Why is this matter coming down to Saxby? The democrats currently have 57 democratic Senators with two races being "recounted" and votes being found all over the place with only one person being voted for in Minnesota (did not even vote for Obama or local races - just for the U.S. Senator), suspicious right. So if those two "recount" races end up reversing and the losers (democrat candidates) win then the democrats will have 59 democratic Senators which leaves one up for grabs in the only one that the voters can choose - that's SAXBY in Georgia.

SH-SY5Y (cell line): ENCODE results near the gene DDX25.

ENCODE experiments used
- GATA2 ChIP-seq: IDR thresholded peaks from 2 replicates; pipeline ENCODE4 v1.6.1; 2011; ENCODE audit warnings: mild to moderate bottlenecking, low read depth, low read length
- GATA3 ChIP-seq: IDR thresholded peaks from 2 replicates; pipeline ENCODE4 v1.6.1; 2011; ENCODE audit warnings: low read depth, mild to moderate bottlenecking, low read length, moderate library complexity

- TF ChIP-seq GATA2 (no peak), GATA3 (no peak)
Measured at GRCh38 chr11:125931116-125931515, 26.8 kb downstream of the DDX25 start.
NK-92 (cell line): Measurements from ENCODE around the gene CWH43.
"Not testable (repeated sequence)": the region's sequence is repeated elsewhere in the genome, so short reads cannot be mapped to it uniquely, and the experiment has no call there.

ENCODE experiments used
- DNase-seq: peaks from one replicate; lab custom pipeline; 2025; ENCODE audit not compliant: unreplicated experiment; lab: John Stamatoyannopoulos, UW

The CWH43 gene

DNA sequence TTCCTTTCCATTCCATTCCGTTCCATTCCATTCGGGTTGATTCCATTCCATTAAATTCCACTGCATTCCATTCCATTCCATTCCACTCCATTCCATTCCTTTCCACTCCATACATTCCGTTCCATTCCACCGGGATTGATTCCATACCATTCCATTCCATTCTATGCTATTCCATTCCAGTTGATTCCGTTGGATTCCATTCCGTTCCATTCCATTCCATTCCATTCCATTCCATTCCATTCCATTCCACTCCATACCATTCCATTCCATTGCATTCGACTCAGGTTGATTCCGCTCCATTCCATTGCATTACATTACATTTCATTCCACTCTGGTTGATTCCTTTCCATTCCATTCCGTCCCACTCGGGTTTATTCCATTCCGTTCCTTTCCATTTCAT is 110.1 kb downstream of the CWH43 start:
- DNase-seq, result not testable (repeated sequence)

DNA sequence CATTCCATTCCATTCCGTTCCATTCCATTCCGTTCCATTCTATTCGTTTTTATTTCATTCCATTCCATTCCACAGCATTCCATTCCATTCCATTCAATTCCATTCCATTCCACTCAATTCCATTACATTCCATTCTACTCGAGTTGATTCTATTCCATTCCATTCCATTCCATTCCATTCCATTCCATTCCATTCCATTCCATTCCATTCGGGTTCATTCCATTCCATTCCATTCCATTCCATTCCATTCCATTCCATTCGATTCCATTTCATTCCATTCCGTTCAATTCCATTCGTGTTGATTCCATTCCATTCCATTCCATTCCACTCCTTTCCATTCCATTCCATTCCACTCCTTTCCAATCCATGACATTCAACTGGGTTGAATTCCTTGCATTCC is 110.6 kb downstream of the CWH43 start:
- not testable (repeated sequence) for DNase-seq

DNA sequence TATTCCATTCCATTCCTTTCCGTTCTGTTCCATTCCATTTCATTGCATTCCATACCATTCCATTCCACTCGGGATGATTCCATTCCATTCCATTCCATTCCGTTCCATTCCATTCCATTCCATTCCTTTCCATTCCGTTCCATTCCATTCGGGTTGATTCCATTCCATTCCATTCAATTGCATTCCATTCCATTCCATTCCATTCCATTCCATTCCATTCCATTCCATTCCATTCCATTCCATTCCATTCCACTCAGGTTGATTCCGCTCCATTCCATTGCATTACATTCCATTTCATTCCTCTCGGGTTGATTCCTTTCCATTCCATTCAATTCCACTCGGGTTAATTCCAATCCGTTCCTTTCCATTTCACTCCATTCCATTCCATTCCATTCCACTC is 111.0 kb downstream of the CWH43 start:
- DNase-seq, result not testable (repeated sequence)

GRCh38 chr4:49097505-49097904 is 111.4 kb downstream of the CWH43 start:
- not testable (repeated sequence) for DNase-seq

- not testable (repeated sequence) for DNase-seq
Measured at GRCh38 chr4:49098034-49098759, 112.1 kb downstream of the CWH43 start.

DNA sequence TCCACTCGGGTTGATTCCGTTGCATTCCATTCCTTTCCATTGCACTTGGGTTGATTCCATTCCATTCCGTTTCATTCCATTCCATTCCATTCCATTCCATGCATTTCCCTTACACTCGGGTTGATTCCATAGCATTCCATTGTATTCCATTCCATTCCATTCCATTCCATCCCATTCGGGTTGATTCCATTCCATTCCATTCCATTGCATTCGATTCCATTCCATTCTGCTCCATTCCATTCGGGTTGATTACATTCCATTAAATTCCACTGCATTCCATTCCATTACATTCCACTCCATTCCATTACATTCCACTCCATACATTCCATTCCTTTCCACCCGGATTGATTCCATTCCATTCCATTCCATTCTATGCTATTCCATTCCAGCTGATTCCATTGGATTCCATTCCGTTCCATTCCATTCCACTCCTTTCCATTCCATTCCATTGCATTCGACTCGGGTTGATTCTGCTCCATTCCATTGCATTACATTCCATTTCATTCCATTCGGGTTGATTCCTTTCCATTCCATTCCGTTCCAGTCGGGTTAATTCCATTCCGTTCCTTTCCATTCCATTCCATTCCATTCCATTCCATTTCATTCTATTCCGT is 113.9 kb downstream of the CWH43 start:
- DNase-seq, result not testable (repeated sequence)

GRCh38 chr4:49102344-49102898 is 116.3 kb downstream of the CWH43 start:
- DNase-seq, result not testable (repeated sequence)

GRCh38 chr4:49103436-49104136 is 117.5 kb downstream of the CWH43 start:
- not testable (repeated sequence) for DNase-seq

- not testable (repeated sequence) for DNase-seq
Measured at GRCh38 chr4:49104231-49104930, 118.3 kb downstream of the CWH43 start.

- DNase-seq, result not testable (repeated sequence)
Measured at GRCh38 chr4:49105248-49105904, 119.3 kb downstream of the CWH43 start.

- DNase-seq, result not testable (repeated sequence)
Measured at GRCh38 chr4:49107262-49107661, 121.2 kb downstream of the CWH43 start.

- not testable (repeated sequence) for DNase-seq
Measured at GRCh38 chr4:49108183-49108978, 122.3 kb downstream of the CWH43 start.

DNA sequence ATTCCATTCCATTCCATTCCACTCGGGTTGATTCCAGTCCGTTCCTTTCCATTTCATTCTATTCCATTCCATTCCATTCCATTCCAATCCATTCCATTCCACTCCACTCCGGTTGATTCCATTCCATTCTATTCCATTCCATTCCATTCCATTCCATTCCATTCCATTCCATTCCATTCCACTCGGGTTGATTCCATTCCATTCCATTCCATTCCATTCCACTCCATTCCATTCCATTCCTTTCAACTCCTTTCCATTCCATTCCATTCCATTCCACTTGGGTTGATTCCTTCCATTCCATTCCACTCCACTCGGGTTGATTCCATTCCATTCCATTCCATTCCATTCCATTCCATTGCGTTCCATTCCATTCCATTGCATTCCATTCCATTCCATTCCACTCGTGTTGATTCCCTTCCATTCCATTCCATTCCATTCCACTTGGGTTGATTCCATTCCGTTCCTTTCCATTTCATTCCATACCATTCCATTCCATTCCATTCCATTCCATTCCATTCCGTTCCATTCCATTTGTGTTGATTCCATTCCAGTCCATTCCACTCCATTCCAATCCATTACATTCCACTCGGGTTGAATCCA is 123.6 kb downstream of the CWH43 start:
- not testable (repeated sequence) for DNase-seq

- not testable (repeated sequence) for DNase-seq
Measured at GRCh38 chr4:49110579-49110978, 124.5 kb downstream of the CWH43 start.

Please consider this when you vote on 12/2/08 (or early vote / absentee vote). There is one way to have balance in our government so that we can have more than one voice in D.C. to represent WE THE PEOPLE and that is to vote for SAXBY Chambliss on 12/2/08. Also, there are two other candidates on the ballot - I met Sheffield at the rally held for Saxby on 11/16/08 and he personally was meeting voters and is a great candidate (my opinion - not representing the opinion of Saxby or others) + Lauren McDonald was there with Saxby at the rally also. Main thing is GET OUT THE VOTE - turnout is what will determine our fate.
Sunday, November 16, 2008
Thursday, November 6, 2008